In one text exchange with an unidentified friend, Roman says she bullied Sedwick in person and online, according to the police documents. When her friend asked, “So your telling me for the past few weeks you’ve been bullying her online?” Roman responds, “Yea im bully i deserve to die it was me and not her.”

The piece of cyberevidence, which Judd said led to the arrest of Shaw and Roman, was a Facebook post on Shaw’s page on October 12th of last year, which said, “Yes … I bullied REBECCA nd she killed her self but IDGAF,” the ending short for “I don’t give a f***.” But Shaw’s parents said that she was asleep at the time of that posting and that her account had to have been hacked.

Sedwick’s family captured screen shots of anonymous messages on various text message apps telling Sedwick to “kill” herself and to “just die,” but those messages were ultimately deleted.

Judd’s office said it attempted to obtain records from companies that run anonymous social media apps, and the requests “were in process” at the time the state attorney “resolved the charges” with Shaw and Roman, said Wood, the sheriff’s spokeswoman. “Because the case was closed at that time, we ended our attempt to obtain the records from those companies.”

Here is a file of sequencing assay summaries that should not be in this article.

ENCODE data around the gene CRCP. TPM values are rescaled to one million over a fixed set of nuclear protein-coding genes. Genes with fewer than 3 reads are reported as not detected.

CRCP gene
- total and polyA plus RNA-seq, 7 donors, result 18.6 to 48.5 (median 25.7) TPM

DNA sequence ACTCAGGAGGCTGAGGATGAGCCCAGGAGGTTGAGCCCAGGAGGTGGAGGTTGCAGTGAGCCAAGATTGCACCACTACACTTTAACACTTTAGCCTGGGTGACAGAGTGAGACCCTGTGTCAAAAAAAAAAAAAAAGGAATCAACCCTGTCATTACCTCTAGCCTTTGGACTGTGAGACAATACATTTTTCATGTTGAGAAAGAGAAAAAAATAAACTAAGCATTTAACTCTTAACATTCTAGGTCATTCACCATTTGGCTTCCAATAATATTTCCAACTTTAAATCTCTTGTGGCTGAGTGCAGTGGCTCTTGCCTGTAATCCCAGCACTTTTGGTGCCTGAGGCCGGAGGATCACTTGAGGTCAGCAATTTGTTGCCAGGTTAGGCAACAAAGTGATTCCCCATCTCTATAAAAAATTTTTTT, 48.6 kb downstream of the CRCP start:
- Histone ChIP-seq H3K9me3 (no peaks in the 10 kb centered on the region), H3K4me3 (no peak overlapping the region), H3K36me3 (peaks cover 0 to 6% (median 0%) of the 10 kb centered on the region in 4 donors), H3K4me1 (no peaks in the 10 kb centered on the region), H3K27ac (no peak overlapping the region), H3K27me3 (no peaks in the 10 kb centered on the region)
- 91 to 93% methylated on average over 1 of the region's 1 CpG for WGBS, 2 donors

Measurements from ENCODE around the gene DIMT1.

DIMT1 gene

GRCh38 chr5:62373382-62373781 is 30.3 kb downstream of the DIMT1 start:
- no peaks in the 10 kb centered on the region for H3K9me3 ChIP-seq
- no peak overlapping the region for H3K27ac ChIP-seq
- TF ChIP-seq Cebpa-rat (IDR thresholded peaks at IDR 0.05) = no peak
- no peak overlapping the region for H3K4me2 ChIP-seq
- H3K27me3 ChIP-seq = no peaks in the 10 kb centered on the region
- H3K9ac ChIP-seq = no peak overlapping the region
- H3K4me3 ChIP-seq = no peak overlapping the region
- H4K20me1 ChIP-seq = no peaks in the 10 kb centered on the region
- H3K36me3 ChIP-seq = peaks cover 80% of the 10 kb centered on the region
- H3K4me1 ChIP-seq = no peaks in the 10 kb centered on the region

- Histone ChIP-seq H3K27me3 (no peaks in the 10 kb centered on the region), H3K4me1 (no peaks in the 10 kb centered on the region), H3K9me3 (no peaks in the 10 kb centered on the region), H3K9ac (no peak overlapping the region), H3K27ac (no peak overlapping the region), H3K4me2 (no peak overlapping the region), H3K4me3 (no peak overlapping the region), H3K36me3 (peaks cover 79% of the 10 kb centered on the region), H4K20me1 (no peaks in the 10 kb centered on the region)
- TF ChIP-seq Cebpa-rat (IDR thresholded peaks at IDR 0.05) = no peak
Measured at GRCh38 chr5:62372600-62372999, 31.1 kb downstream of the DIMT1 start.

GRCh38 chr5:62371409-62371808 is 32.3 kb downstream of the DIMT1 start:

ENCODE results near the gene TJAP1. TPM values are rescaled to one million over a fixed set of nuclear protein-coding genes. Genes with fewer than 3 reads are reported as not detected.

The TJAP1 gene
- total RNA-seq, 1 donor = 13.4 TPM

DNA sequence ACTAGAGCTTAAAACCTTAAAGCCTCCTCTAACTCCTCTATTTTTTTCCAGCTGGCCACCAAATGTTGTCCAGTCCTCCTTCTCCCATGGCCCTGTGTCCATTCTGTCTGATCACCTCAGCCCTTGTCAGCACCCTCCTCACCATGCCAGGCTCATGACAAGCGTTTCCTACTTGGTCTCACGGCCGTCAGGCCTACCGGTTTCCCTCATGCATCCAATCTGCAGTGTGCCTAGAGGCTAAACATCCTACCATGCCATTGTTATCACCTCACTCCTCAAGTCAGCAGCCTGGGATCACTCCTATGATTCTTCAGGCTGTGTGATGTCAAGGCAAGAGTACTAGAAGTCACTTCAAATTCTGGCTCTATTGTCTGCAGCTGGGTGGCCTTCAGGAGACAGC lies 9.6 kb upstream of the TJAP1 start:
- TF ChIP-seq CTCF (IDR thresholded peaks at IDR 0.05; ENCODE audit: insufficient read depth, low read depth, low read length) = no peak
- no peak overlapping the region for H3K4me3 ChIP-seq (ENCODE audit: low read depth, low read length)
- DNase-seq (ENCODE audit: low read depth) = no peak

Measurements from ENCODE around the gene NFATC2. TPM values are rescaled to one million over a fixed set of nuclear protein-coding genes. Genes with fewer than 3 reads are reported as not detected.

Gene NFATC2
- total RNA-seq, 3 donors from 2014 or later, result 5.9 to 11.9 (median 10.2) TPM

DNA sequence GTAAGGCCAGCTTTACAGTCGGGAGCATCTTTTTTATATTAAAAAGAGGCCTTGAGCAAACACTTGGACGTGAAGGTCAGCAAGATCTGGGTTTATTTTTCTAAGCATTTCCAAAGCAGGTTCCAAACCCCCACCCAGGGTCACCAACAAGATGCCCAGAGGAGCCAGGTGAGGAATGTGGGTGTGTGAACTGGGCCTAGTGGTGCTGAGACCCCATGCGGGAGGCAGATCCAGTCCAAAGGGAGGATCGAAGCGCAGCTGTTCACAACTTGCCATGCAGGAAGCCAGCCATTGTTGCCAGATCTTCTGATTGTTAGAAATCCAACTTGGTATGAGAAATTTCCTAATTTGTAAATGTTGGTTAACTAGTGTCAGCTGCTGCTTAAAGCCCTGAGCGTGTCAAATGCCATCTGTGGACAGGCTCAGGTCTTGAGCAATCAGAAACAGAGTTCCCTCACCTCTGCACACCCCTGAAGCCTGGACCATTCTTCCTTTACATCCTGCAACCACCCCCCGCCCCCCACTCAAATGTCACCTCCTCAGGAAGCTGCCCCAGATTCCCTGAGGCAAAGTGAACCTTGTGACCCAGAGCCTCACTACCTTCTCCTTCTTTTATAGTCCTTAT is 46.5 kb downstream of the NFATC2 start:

Although no one can yet say who sent those anonymous messages, it is clear that Rebecca Sedwick was a girl in turmoil.

In the police file, there are handwritten notes from Sedwick, including one in which she listed “bad things” people called her such as “ugly, “slut” and “outcast” and “good things” she got called including “pretty,” “nice” and “beautiful.” At the bottom of the page was the word “suicidal.”

Another one of her notes began, “There is a war in my mind,” according to the police file.

“She was fighting with herself over whether to commit suicide,” said Willard, who wrote her first book about cyberbullying in 2007.

Willard hopes the Sedwick case raises awareness not just on how bullying “is never the whole cause” of suicide but on how the whole theory that bullying causes suicide can end up endangering children who are suffering. For instance, she points to a case in Illinois where a student who was bullied killed himself the day after watching a movie in school about bullying.

“There’s absolutely zero evidence that that’s going to stop kids from bullying, but there’s major concern that it’s going to give kids who are being bullied the idea that that’s something they should consider.”

Editor’s note: Kelly Wallace is CNN’s digital correspondent and editor-at-large covering family, career and life. She is a mom of two. Read her other columns and follow her reports at CNN Parents and on Twitter.